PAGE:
Expunction Function

December 18, 2014

Written by Corey V. Parton, Parton Law Firm, PLLC

Research by Brandon Forbes, 3L, Charlotte School of law

Everybody makes mistakes.  Most people regret them, learn from them, and move on.  But for 1.6 million out of 9.5 North Carolinians, these mistakes have resulted in a permanent criminal record.[1]  In addition to serving as a constant reminder of one’s past transgressions, a criminal record can create real and substantial obstacles for those seeking employment and affordable housing.  For example, 90% of employers conduct criminal background checks.[2]  In North Carolina, criminal charges can only be removed from one’s record by court order.  Generally, these court orders are only available for: drug and alcohol related crimes, charges that were dismissed or resulted in a not guilty verdict, non-violent felonies, and gang or prostitution related offenses.  The following is a brief breakdown of North Carolina’s expunction statute and crimes to which it applies:

The most commonly used section of the expunction statute is N.C.G.S. § 15A-146, which provides for the expunction of charges resulting in a dismissal or not guilty verdict, as long as the petitioner has not received a previous expunction.  Since this is the only portion of the statute requiring the petitioner to have no previous expunctions, the prudent practitioner will seek a N.C.G.S. § 15A-146 expunction first when attempting to clear up a cluttered criminal record.  North Carolina case law has not yet addressed whether expunging multiple dismissed charges stemming from a single incident is a proper use of this section of the statute.[3]

N.C.G.S. § 15A-145(a) provides for the expunction of misdemeanors committed when the defendant was under the age of 18 (or under 21 for possession of alcohol) after two years have passed.

N.C.G.S. § 15A-145.1 allows for the removal of certain gang-related offenses after a two-year wait period provided they were committed when the petitioner was under 18.

First time drug offenders who were under 21 at the time of their conviction may be eligible to have their charges expunged two years following their conviction pursuant to N.C.G.S. § 15A-145.2-3.

Certain non-violent felonies committed by the petitioner when they were under 18 can be expunged under N.C.G.S. § 15A-145.4 after four years have passed.  The petitioner must also complete at least 100 community service hours.  Other non-violent felonies and misdemeanors can be dismissed, regardless of the petitioner’s age at the time of conviction under N.C.G.S. § 15A-145.5, provided fifteen years have passed since the conviction.

Certain prostitution offenses are eligible for expunction under N.C.G.S. § 15A-145.6 when the offense was due to human trafficking and the petitioner has no previous or subsequent prostitution related convictions.

With the exception of N.C.G.S. § 15A-146, all petitions for expunction must be accompanied by an affidavit stating that the petitioner does not have any outstanding civil judgments or subsequent convictions anywhere in the United States.  The petitioner must also provide affidavits from two non-relatives in their community attesting to the petitioner’s good moral character.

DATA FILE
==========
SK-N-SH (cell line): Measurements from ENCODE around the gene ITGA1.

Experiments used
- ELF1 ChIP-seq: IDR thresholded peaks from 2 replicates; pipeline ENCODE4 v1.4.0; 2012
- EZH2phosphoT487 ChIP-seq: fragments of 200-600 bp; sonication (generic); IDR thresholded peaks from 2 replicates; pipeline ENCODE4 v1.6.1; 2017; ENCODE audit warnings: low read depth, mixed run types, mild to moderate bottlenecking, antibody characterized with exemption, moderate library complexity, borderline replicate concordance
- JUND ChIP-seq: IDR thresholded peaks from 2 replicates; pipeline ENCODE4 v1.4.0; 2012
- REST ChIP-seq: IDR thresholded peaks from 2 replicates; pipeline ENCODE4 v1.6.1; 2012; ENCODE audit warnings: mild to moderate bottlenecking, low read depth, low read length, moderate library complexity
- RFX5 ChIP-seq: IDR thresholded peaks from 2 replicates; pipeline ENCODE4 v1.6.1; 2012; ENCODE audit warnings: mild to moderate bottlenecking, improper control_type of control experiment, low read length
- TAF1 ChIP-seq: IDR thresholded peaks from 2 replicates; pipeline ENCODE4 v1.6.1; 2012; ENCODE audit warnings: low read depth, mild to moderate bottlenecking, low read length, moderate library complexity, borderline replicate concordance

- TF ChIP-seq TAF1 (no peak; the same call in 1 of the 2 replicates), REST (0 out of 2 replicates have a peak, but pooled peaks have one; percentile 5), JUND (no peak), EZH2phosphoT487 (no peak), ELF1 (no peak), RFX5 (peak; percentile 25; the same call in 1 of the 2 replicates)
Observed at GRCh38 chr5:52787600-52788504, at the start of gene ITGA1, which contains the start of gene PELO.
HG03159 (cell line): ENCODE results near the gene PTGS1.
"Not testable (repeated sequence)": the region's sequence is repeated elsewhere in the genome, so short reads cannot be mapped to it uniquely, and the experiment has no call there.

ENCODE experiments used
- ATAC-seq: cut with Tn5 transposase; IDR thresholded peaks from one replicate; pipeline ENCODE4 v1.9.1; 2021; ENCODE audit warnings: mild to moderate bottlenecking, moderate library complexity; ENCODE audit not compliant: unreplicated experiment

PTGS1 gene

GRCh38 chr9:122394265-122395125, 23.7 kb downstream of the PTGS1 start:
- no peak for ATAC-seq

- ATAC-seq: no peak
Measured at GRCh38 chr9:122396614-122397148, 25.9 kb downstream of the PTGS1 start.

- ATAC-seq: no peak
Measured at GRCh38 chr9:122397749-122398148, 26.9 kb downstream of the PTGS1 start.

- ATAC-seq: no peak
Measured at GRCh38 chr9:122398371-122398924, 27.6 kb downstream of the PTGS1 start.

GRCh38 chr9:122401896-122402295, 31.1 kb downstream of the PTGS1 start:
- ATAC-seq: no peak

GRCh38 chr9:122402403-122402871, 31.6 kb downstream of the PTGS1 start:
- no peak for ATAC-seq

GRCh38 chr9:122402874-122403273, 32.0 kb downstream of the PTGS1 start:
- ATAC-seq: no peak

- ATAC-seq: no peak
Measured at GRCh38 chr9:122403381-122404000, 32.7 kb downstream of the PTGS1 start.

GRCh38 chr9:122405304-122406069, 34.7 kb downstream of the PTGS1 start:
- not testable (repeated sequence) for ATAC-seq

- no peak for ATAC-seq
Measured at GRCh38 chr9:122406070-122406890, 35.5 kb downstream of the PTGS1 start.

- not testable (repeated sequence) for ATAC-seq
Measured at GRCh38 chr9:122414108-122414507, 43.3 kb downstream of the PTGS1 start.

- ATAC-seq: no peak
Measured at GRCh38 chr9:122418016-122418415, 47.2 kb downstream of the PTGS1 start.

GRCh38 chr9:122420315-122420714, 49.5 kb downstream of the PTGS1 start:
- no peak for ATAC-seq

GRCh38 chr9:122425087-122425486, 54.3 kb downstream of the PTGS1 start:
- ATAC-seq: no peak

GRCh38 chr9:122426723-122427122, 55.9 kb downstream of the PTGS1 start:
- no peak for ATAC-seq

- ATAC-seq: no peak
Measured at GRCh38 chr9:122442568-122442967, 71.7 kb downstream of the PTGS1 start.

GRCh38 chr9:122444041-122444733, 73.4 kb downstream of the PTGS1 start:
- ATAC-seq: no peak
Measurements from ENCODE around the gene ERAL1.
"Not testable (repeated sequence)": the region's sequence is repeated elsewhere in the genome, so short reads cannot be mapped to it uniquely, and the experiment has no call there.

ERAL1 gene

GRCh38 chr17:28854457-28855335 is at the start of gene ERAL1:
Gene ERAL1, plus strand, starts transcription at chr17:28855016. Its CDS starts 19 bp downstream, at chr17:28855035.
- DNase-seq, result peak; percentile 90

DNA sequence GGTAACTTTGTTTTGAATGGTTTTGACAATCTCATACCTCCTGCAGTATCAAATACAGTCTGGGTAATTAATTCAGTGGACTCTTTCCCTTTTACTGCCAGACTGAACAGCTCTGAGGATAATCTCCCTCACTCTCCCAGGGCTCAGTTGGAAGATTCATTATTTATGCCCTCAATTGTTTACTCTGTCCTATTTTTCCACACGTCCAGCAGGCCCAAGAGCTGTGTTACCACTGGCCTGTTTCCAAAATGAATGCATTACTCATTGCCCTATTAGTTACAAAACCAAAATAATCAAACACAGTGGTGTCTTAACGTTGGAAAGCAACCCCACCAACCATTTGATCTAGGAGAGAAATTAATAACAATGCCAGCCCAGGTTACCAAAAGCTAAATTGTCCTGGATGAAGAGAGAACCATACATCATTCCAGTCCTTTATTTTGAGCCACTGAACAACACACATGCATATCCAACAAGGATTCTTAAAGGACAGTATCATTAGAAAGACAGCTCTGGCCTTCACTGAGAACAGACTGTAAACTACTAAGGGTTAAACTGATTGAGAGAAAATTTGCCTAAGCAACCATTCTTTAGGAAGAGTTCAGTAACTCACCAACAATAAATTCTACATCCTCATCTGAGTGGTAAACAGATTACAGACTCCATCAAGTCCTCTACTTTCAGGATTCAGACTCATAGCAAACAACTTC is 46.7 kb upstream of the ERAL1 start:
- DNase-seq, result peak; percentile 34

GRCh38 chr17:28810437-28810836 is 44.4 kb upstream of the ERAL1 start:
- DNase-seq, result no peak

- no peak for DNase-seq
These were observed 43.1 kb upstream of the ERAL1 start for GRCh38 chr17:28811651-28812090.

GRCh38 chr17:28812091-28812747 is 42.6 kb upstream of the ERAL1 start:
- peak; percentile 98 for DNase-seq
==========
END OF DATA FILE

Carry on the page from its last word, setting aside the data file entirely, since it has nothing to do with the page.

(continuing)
This article is intended for informational purposes only and is not intended to be used or relied upon as legal advice.  For specific information regarding your case you should contact a licensed attorney.

Corey V. Parton

Parton Law Firm, PLLC

1300 South Blvd. Suite K-118

Charlotte, NC 28203

Telephone: (704) 971-8618

Fax: (704) 716-9807

E-mail: parton@partonlawfirm.com

[1] http://www.nciolta.org/journal_spring2014.asp

[2] Id.

[3] See In re Expungement for Kearney, 620 S.E.2d 276 (N.C. App. 2005).


Three More Inquiries Filed!

April 3, 2012

The Release-Dismissal Team has filed our inquiry in three more states; Pennsylvania, Arizona, and Michigan.

Meb Anderson, Utah’s Attorney General and member of the Ethics Advisory Committee for Utah’s State Bar, responded to the Clinic’s six month old inquiry regarding the use of release-dismissal agreements in Utah and whether the state bar had ever addressed the ethical implications associated with them.  Mr. Anderson informed clinic member, Windy Majer, that the Ethics Committee considers this a legal matter for the most part, not an ethical issue to be addressed by the Ethics Advisory Committee.  When the use of release-dismissal have come before the federal courts in Utah, the courts have followed a 10th Circuit Case where a Rumery evidentiary hearing is held. Because of the Utah courts’ adherence to the Rumery standard, the Utah Ethics Advisory Committee will not consider the Clinic’s inquiry.

If you’re barred in any of the following states and are interested in getting involved with this project, please contact us. Alabama, Arkansas, Delaware, Georgia, Iowa, Kansas, Louisiana, Maine, Maryland, Michigan, Minnesota, Mississippi, Montana, Nebraska, Nevada, New Hampshire, New Mexico, New York, North Dakota, Oklahoma, Rhode Island, South Dakota, Tennessee, Texas, Vermont, Virginia, Wisconsin and Wyoming.


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